I often am witness to a client’s deep feelings of unworthiness as they explore possibilities in their lives. Feelings of unworthiness take the joy out of life, zap our energy, and create barriers to happiness and success. Unworthiness takes many forms. Do any of the following sound familiar to you?
• Considering your needs last when making small and big decisions
• Experiencing anxiety or discomfort when being complimented or recognized
• Not thinking to care for yourself in times of stress
• Comparing yourself negatively to others
• Freezing up when it’s time to take action
• Basing happiness on others’ approval
Unworthiness is a limiting belief that can have its roots in our upbringing or from past experiences that we interpret as “failure.” I think of unworthiness as a “ghost” from the past that can haunt our present.
Unworthiness can cause shame, but since it appears to be a part of our humanity, there is nothing to be ashamed about. If you notice that you feel “less than” the people around you or feel undeserving of happiness or success, congratulations! Noticing is the first step to seeing unworthiness for what it is. The second step is to take necessary actions to recognize, feel, and live out of your real worth as a human being.
There are simple, daily practices that can help you appreciate who you are and what you contribute to your world. They can also build your confidence to step into your best, deserving self. Here are just a few:
• Pay attention to what you feel unworthy about – get clear about it.
• Pay attention to what triggers feelings of unworthiness. Do they come from others’ words, your own thoughts, or external events? How do these triggers impact your moods, feelings, attitudes, body, and actions?
Spend some time with the following questions:
• Who am I when I feel unworthy?
• What am I holding back?
• What am I resisting?
• What can I let go of?
• Who do I want to be? Am I ready to claim that for my life?
• Make a list of characteristics, strengths, and values you appreciate in yourself. If you’re not sure, ask someone you trust to help you with this exercise.
• Write down any compliments you have received – practice saying “thank you” to anyone who recognizes your positive aspects and contributions.
• Think about what you do well. How have you improved over time?
• Remember a time when you felt comfortable about yourself. What was happening? What were you doing? Focus on how it felt to feel good about yourself whether the event was big or small.
• Take a moment to focus on your strengths and talents each morning. Make a conscious intention to use them and to be grateful for them throughout the day.
• Each evening, look in the mirror and tell yourself what you appreciate about yourself – “I appreciate helping my customer with that paperwork – I cared that he got it right and he seemed really grateful.” “I appreciate my patience with mom today when she got forgetful.” “I appreciate my ability to cook the meal I prepared for my family tonight – they raved!”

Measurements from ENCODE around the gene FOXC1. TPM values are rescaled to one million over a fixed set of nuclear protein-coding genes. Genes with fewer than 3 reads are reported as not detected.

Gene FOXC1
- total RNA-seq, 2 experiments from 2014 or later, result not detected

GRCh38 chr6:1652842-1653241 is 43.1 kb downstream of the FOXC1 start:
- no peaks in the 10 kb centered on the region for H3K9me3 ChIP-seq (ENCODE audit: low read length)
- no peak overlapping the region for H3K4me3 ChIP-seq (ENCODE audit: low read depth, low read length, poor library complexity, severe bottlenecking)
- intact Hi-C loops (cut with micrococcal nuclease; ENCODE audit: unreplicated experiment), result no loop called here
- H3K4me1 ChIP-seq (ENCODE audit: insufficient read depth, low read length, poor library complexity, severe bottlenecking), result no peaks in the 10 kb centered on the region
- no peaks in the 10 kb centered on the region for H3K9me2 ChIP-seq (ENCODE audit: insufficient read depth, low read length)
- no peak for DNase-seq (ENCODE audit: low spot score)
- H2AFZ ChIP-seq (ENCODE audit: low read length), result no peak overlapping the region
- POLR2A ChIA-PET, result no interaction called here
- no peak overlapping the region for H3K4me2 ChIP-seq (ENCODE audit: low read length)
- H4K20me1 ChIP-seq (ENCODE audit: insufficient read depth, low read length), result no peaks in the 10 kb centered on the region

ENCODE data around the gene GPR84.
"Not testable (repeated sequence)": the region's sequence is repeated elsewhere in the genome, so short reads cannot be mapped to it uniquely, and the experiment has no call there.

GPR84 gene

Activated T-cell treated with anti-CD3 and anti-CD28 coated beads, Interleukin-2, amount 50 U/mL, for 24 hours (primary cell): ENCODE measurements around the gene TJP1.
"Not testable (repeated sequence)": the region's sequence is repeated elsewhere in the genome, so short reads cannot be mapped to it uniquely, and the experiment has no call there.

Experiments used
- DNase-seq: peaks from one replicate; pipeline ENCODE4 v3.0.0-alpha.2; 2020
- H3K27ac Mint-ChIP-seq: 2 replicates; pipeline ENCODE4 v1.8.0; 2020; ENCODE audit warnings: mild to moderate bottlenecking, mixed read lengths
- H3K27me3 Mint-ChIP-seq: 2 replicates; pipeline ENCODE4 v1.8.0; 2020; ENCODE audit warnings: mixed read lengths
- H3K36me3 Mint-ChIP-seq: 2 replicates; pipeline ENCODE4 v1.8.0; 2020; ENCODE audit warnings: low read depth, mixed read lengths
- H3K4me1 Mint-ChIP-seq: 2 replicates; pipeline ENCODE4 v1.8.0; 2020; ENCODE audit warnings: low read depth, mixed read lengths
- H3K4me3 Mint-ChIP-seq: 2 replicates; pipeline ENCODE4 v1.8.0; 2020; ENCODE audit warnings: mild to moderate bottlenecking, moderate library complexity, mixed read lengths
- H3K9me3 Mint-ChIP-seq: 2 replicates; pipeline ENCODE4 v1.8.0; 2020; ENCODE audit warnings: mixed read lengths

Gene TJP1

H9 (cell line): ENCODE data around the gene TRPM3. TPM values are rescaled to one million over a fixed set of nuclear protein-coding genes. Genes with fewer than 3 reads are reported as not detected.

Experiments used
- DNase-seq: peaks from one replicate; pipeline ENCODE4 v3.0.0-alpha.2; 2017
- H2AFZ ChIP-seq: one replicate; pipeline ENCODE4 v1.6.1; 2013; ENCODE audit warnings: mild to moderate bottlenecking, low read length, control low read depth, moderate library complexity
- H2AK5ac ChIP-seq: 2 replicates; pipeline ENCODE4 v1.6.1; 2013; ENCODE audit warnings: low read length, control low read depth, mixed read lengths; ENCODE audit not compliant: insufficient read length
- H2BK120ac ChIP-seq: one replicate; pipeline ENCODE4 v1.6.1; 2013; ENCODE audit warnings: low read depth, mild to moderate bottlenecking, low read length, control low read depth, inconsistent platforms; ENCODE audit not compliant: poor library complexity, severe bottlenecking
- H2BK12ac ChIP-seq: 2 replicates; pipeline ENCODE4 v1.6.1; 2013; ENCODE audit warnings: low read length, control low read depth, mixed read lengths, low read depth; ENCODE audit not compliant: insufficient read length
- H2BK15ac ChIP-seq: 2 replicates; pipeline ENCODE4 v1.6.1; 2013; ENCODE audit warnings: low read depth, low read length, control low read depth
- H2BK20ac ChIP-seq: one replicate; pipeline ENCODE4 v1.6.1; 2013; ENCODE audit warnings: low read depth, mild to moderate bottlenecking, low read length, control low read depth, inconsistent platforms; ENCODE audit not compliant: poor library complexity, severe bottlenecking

• Notice and appreciate others for their contributions – how we treat others impacts how we treat ourselves: “I loved your idea in the meeting and the way you presented it – it showed real creativity.” “I appreciate the kindness you showed my family – you have a really big heart.” “Thank you for listening – it made a big difference for me.”
• Pay attention to what you want when big and small decisions are being made. Take a chance that it will be considered if you say it out loud.
• Notice what pulls you away from what is good for you. Consider what you really want and notice how that affects your choice.
• Celebrate accomplishments, big and small.
• Attend workshops and read books that can expand your awareness about who you are becoming.
A few suggestions: Taming Your Gremlin by Rick Carson; Change Your Questions, Change Your Life by Marilee Adams; Charge Up Your Life Workbook by Ellen M. Diana, PhD and Connie M. Leach, EdD
With regular practice, you may notice a shift in how you feel about yourself, and you may experience a positive impact on the choices you make and your ability to act on them with courage and commitment. Over time, with practice and patience, you can replace the limiting belief of unworthiness with a sustaining belief in your own self-worth.
About the Author:
Peg McQuarrie is a certified professional coach and the owner of WellSprings Consulting. Her passion is to support others as they step into the successful, meaningful, authentic lives they are meant to live! For almost 20 years, she has helped individuals and work groups maximize their potential and achieve personal, business, and organizational success. Her services include individual coaching, specialized coaching for facilitators, team coaching for work groups, and organizational consulting.
Peg earned her Masters in Education from Northern Arizona University and received her coach training through the Adler School of Professional Coaching. She is certified by the International Coach Federation. Learn more at www.wellspringsconsulting.com